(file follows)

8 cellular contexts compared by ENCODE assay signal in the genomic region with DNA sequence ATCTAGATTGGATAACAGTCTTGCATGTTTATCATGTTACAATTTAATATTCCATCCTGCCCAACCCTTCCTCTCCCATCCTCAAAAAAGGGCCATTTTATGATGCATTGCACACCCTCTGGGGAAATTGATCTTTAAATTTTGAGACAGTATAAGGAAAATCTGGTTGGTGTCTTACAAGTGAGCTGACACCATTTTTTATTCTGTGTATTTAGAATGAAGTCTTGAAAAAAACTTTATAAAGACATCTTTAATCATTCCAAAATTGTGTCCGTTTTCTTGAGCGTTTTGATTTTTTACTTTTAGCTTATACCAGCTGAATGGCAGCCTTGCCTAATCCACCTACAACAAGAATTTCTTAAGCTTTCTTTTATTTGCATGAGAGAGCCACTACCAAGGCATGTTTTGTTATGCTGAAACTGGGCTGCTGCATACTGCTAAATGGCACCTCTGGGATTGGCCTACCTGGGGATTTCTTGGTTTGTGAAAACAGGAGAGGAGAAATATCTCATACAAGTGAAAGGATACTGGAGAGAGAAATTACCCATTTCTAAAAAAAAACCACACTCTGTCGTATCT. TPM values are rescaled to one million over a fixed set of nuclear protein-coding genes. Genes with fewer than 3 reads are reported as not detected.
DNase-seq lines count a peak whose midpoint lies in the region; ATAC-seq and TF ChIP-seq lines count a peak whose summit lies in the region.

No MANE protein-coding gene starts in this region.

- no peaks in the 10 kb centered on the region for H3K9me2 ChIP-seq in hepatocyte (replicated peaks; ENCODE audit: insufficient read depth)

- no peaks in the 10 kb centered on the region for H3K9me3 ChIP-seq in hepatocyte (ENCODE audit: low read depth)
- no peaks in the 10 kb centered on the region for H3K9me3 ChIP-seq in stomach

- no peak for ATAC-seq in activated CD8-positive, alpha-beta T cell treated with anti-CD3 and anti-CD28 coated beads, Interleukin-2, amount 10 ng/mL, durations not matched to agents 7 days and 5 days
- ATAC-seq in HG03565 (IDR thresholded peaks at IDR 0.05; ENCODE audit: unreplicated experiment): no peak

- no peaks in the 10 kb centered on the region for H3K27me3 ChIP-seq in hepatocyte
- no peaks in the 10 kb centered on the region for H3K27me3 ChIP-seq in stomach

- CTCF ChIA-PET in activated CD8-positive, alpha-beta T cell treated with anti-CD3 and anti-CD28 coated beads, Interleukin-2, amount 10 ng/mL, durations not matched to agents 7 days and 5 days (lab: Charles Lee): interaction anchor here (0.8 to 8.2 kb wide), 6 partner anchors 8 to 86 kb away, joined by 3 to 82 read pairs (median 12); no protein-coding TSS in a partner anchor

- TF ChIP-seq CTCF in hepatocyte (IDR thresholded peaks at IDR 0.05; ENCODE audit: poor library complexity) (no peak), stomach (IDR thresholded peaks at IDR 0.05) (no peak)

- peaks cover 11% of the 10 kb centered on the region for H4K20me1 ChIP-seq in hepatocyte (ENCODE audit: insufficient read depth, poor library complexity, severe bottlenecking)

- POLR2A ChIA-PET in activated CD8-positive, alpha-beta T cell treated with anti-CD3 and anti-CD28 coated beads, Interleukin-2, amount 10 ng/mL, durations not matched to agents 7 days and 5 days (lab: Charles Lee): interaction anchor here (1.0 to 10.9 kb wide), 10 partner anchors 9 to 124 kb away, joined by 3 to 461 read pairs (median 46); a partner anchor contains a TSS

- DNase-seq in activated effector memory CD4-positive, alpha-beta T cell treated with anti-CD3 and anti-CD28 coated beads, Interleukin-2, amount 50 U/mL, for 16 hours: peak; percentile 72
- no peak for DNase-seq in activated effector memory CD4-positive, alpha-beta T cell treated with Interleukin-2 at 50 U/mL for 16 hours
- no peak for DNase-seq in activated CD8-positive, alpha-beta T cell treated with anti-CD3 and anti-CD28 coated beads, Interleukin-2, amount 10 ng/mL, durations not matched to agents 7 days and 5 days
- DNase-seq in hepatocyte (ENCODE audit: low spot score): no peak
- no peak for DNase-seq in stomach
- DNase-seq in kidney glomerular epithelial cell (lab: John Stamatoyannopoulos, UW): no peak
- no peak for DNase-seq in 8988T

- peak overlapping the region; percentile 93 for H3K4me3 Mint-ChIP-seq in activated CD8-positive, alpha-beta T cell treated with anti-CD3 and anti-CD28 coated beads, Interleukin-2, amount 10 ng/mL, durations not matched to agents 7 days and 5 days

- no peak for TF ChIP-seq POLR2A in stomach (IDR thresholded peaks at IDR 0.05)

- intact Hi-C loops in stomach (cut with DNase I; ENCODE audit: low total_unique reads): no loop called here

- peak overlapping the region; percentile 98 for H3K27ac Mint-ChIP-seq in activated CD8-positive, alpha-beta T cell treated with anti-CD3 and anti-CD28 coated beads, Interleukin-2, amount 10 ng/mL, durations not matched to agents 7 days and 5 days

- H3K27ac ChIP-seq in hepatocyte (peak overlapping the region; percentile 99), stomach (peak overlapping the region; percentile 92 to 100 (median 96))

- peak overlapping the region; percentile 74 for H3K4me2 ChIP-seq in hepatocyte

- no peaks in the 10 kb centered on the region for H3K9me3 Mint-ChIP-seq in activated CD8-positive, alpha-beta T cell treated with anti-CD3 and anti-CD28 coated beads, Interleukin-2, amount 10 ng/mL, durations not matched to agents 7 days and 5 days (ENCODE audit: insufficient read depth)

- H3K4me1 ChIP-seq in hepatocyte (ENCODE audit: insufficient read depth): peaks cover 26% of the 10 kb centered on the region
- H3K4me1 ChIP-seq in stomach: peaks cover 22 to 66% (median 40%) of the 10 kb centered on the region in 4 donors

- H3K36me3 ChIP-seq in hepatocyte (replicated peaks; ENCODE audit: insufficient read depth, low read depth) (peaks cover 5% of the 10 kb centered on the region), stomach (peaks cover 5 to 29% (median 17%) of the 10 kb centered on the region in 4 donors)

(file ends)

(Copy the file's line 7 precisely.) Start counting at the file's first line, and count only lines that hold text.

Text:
- no peak for ATAC-seq in activated CD8-positive, alpha-beta T cell treated with anti-CD3 and anti-CD28 coated beads, Interleukin-2, amount 10 ng/mL, durations not matched to agents 7 days and 5 days